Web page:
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Import/Export Procedures of Thailand

Trade Policy

As one of the WTO’s founding members in 1995, Thailand is committed to developing international trade through bilateral and multilateral arrangements, with the following trade agreements in place or being negotiated:

  • Regional free trade agreements (FTAs) signed under the auspices of ASEAN with six countries individually, including China, Japan, Korea, India, Australia and New Zealand. The FTA between ASEAN and Hong Kong will be signed in November 2017 after 10 rounds of negotiations.

  • Eight bilateral agreements with Bahrain, Japan, Laos, China, Australia, Chile, New Zealand and Peru.

  • Negotiations ongoing to develop trade agreements with India, Pakistan, the EU and the US.

Thailand’s key trading partners include US, Japan, the Chinese mainland and Hong Kong, with one-third of merchandise exports going to these places. Major items exported include computers and parts, automobiles and parts, machinery and equipment. For a full analysis on trade policy see the Thailand Market Profile on the HKTDC website.

Regulations

Imports and exports are regulated under the Customs Act which is the responsibility of Thai Customs to enforce.

Import and Export Requirements

Hong Kong companies must complete the following steps:

1. Obtain an import licence, if required:

  • At present more than 20 classes of goods require import licences from the Ministry of Commerce (MOC) prior to importation. Licences are required for the import of raw materials, petroleum, industrial, textiles and agricultural items. Further information can be found on the Thai Customs website.

  • Some local laws and regulations require approval from relevant Thai authorities prior to the importation of certain goods. For example, importation of certain foods, pharmaceutical and cosmetic products requires approval from the Food and Drug Administration. Thai Customs may offer further guidance.

2. Complete an Import/Export Declaration Form and submit, along with supporting documents (e.g. invoice, import licence (if applicable), and certificate of origin), through the e-Customs system.

Further information is available on Thai Customs website for Imports and Exports.

Prohibited Items

A list of prohibited items can be found on the Thai Customs website.

Tariff Classification and Import/Export Duties

Thailand adopts the Harmonised System (HS) and duties are collected on both imports and selected exports. All imports are subject to VAT (exports are exempt) and some imports are subject to excise tax (e.g. gasoline, alcohol, and electrical appliances).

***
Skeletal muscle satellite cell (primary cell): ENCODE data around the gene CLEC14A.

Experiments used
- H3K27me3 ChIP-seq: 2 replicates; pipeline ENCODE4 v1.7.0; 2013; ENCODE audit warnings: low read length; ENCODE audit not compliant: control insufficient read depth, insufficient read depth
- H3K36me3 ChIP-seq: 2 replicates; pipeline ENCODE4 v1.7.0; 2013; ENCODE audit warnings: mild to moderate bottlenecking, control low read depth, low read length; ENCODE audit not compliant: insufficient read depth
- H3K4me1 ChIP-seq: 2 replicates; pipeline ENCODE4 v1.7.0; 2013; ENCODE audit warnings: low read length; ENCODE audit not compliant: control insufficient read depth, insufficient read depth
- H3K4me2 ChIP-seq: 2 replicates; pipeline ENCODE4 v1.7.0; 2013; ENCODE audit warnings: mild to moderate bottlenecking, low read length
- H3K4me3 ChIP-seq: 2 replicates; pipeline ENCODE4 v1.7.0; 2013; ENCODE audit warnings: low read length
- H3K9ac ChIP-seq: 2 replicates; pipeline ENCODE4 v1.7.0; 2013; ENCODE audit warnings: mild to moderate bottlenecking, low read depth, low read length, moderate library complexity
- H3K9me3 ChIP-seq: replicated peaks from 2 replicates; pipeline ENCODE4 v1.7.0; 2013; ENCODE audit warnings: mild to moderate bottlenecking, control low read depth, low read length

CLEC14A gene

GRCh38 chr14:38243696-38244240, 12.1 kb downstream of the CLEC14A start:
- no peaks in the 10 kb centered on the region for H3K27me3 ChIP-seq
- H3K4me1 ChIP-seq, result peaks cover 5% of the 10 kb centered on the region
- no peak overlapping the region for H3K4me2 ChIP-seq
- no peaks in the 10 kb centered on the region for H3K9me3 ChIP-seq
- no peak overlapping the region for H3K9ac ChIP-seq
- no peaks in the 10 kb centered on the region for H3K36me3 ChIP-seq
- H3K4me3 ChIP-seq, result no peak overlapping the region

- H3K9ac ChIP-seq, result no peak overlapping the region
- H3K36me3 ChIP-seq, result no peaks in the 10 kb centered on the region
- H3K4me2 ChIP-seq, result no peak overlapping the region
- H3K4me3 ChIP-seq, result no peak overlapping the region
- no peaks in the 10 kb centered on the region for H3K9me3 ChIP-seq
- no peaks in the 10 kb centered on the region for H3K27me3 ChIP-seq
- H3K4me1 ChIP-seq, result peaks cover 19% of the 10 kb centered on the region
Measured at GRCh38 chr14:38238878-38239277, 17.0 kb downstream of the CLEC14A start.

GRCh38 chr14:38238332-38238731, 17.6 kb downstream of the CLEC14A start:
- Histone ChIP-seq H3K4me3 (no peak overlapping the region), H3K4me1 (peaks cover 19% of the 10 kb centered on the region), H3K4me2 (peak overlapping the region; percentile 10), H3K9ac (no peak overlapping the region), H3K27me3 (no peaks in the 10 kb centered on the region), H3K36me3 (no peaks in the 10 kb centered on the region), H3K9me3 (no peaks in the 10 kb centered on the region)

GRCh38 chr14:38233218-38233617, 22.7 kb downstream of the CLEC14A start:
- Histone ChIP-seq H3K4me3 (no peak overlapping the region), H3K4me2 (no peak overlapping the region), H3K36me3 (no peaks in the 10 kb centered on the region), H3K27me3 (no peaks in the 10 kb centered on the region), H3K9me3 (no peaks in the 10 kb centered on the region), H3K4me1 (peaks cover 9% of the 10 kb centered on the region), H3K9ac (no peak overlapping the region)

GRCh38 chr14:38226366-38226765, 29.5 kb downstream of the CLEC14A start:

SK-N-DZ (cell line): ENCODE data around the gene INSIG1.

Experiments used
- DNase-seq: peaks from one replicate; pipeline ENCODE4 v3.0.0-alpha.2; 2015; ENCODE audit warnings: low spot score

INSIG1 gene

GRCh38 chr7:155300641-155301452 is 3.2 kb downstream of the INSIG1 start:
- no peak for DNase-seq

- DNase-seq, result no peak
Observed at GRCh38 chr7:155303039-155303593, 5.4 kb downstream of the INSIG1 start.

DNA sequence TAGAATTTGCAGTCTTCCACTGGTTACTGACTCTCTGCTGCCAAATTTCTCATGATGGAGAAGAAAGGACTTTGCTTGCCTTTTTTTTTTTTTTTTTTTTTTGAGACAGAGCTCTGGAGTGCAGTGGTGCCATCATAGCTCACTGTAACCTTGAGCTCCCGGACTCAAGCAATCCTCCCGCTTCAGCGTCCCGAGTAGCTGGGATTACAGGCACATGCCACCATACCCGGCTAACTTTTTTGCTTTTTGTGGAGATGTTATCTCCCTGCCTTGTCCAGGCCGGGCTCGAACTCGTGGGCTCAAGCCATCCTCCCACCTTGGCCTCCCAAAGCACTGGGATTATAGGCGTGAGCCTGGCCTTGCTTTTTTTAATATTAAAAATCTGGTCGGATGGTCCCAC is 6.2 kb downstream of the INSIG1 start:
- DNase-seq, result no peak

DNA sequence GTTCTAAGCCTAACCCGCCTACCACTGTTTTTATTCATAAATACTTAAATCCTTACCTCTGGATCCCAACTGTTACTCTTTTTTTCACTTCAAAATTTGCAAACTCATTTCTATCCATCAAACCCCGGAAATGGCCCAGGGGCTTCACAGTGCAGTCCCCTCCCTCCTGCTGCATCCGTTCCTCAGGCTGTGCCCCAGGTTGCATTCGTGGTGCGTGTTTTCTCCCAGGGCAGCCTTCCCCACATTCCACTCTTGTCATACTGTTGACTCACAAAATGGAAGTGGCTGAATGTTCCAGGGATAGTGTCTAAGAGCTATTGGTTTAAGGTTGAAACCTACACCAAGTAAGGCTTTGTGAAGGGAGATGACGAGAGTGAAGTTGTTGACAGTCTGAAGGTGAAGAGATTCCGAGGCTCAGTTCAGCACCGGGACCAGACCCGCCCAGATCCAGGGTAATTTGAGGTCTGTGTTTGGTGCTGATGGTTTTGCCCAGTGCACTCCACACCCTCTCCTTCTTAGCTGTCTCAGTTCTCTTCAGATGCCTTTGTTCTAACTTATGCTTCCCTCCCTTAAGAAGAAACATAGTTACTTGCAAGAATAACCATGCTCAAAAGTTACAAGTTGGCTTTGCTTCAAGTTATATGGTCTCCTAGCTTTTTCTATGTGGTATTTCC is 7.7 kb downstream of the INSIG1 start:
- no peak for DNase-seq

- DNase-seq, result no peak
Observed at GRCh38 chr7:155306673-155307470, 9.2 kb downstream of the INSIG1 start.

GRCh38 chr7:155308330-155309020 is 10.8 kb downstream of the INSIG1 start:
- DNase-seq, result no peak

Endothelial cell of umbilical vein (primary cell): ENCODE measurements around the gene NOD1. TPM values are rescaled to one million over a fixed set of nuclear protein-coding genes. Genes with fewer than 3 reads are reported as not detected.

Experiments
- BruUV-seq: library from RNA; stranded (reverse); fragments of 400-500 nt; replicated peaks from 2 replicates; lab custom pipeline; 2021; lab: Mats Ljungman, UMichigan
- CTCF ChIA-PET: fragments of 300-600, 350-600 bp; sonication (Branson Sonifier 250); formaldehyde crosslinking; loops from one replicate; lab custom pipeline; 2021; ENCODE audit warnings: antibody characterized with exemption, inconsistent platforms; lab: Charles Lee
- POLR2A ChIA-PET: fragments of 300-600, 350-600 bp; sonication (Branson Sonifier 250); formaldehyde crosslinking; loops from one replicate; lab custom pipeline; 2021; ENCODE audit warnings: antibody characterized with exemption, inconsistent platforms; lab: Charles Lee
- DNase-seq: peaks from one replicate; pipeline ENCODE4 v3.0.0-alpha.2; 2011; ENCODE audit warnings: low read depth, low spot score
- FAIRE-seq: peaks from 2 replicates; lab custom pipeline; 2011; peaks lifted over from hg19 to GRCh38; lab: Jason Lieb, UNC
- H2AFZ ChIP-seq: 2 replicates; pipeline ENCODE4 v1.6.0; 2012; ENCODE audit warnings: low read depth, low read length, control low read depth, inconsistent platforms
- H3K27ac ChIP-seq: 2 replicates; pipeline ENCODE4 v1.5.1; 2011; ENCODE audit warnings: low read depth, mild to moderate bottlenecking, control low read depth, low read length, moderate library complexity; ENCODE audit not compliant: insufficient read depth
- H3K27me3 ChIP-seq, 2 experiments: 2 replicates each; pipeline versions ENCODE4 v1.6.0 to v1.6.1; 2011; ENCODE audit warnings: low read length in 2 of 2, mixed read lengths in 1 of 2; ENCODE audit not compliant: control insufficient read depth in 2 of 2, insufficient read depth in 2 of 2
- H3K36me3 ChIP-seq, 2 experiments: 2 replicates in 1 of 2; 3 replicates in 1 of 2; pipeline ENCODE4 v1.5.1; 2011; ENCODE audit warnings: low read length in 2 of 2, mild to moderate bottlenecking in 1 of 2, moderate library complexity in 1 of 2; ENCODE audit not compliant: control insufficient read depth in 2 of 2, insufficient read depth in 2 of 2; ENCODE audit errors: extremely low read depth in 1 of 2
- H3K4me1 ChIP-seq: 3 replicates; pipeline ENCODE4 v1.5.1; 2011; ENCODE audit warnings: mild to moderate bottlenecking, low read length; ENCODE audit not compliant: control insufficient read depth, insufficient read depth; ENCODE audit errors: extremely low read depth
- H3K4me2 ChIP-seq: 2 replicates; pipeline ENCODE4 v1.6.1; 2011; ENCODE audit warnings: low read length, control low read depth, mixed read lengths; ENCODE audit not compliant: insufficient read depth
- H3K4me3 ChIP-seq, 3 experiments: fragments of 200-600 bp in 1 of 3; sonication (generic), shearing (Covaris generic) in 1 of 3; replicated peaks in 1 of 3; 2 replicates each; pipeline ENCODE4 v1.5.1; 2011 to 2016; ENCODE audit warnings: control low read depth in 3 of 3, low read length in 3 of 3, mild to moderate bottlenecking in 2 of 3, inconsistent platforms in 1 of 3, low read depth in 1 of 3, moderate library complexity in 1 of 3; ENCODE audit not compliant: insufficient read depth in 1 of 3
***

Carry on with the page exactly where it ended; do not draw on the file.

Import Duties

The applicable rates are dependent on the origin of the goods and a certificate of origin will need to be presented. There are three applicable categories of import duties:

1. Special preferential rates – applicable if there is a trade arrangement in place (e.g. ASEAN member states). Thailand has eliminated intra-ASEAN import duties on 99.65% of their tariff lines.

2. Preferential rates – applicable if the country has a Most Favoured Nation (MFN) status with Thailand. In 2015 Thailand’s average MFN applied tariff was 11% (World Trade Organisation, 2016).

3. Ordinary rates – applicable for any other country.

The applicable rates can be found on Thailand’s Integrated Tariff Database.

Export Duties

Almost all goods have zero export duties with the exemption of certain goods and agricultural products, e.g., latex, lumber, rice, and rubber sheets.

Product Standards and Labelling Requirements

The Thai Industrial Standard Institute of the Ministry of Industry has responsibility for the development of National Standards and product labelling.

 

A Practical Guide to Doing Business in Thailand

  1. Regulatory Environment
  2. Establishing a Presence
  3. Intellectual Property Protection
  4. Staff Recruitment
  5. Tax Considerations
  6. Import/Export Procedures
  7. Further Information


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Content provided by Picture: HKTDC Research
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